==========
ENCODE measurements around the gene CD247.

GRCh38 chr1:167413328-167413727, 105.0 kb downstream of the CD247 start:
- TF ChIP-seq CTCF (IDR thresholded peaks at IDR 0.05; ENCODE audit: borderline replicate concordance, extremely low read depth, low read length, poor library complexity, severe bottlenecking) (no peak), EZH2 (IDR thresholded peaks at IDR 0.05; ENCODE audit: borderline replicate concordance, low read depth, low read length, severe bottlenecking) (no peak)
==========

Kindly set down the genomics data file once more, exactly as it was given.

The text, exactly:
ENCODE measurements around the gene CD247.

GRCh38 chr1:167413328-167413727, 105.0 kb downstream of the CD247 start:
- TF ChIP-seq CTCF (IDR thresholded peaks at IDR 0.05; ENCODE audit: borderline replicate concordance, extremely low read depth, low read length, poor library complexity, severe bottlenecking) (no peak), EZH2 (IDR thresholded peaks at IDR 0.05; ENCODE audit: borderline replicate concordance, low read depth, low read length, severe bottlenecking) (no peak)